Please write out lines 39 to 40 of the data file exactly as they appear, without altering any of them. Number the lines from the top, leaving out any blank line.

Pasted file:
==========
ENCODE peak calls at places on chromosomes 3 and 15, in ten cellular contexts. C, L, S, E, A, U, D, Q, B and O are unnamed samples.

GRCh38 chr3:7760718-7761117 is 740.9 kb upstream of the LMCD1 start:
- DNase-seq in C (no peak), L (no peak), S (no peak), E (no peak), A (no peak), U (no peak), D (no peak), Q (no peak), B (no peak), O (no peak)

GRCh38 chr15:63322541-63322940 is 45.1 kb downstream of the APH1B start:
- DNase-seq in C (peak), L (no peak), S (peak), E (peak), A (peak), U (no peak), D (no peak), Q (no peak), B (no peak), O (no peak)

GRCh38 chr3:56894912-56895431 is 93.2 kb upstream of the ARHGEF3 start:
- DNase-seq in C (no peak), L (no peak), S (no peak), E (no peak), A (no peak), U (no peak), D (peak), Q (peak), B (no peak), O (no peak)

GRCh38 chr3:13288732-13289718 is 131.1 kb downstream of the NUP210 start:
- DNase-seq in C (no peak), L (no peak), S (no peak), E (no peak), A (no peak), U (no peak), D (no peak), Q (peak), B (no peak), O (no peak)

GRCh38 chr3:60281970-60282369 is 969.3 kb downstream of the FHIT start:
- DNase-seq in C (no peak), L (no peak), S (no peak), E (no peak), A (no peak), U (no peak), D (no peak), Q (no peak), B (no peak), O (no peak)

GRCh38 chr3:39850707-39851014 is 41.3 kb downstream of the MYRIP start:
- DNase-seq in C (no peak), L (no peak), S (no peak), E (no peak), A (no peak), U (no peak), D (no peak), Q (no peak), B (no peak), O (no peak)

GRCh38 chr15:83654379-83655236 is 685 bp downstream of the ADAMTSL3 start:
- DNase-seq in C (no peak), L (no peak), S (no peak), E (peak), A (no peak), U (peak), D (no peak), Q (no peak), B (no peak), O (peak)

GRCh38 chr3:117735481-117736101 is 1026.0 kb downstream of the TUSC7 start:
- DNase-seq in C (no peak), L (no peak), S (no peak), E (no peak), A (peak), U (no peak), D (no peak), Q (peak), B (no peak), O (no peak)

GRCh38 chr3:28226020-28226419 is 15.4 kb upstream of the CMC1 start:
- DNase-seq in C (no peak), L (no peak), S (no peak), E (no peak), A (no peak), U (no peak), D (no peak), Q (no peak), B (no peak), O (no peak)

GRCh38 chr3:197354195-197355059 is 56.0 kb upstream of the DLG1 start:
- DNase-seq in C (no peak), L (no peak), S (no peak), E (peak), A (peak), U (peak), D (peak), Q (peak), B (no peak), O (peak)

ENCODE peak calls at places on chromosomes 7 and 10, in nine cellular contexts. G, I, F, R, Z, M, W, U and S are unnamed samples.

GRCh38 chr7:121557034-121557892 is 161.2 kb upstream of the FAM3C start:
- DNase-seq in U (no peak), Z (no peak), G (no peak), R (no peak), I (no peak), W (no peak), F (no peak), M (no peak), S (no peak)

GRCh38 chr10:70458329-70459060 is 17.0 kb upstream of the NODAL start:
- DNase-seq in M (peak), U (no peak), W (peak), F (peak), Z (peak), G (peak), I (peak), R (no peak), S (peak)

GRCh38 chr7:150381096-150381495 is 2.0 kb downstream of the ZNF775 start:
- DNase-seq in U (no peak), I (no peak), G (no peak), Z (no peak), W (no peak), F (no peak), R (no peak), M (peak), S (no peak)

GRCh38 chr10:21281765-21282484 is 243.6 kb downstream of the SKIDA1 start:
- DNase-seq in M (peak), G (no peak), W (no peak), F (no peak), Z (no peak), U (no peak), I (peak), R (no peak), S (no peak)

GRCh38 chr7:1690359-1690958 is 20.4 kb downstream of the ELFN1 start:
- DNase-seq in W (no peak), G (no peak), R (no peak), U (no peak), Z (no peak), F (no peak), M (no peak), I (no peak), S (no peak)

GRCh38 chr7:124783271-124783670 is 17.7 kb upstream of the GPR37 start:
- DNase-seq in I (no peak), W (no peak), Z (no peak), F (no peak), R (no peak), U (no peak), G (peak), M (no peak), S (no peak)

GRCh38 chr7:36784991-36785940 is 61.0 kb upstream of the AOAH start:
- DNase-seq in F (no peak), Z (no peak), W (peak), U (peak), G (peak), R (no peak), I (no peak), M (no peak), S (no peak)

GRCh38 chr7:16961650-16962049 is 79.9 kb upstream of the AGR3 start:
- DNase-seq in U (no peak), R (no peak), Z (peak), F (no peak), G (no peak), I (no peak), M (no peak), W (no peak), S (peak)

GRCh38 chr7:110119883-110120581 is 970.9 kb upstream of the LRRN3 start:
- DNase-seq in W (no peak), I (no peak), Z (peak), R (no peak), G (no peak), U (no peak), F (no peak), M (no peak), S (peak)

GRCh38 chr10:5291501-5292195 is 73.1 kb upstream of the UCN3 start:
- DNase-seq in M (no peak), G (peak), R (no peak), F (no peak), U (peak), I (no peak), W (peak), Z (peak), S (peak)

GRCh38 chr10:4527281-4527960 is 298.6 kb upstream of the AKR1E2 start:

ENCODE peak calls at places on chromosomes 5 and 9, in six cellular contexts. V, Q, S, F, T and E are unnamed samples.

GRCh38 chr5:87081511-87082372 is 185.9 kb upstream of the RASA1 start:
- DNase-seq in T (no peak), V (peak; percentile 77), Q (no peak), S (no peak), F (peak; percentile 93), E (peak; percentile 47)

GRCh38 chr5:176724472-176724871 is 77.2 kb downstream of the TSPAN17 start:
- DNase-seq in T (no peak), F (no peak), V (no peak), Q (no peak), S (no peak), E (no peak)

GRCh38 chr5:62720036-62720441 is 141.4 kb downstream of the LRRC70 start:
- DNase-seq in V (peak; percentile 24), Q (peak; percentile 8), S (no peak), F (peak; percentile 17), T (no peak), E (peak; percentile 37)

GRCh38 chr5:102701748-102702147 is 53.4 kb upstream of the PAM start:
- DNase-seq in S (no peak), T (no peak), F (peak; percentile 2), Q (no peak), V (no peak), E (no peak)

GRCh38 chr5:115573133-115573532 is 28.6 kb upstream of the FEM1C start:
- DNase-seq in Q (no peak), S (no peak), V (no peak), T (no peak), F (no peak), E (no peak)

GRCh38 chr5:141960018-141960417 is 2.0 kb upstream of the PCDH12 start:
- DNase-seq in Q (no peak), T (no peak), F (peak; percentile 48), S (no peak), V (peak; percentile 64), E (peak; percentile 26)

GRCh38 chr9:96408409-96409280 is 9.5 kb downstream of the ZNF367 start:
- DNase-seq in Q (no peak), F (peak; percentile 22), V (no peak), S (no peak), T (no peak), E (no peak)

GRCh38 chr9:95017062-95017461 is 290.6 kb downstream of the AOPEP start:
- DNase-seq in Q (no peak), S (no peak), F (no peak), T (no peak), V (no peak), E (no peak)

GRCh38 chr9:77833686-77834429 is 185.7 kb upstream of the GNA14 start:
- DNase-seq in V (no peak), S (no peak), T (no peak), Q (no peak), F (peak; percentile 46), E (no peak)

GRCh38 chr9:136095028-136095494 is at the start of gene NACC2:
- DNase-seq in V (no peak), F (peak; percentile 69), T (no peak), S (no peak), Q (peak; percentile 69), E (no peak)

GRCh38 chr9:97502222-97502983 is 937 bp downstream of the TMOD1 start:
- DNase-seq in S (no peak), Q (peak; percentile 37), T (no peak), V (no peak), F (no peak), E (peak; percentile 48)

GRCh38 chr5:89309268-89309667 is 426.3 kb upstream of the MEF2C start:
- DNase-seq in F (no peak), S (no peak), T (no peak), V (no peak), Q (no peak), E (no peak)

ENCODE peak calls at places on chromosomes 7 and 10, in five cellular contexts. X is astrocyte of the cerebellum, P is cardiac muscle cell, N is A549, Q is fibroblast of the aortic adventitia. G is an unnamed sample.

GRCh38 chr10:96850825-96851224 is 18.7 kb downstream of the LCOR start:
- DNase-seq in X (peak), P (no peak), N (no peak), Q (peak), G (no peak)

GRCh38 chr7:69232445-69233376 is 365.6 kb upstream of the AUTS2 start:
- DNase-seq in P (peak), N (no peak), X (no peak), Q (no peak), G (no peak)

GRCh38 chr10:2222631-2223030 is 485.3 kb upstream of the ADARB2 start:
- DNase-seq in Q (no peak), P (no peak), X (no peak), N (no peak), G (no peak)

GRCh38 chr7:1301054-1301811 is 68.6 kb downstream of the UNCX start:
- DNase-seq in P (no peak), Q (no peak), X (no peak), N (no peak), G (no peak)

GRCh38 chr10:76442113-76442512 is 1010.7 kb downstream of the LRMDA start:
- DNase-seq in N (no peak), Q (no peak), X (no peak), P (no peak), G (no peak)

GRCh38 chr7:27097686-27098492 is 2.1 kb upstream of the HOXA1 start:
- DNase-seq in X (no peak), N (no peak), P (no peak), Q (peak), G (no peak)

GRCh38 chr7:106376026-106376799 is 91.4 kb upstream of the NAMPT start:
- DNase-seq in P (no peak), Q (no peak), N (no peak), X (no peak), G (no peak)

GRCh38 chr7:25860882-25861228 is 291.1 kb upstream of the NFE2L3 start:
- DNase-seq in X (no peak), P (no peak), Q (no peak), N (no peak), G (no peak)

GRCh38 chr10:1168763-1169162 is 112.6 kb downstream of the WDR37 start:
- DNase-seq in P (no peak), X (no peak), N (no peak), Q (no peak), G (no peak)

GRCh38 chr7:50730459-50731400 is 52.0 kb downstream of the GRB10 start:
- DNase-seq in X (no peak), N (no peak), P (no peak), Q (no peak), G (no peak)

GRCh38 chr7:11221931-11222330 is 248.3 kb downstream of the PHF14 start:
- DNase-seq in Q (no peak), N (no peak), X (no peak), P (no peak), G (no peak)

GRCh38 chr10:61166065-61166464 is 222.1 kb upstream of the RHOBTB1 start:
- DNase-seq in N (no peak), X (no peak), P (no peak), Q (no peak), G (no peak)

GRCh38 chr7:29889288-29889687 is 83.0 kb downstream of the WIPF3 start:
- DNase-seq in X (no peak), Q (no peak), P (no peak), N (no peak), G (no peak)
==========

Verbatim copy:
GRCh38 chr7:110119883-110120581 is 970.9 kb upstream of the LRRN3 start:
- DNase-seq in W (no peak), I (no peak), Z (peak), R (no peak), G (no peak), U (no peak), F (no peak), M (no peak), S (peak)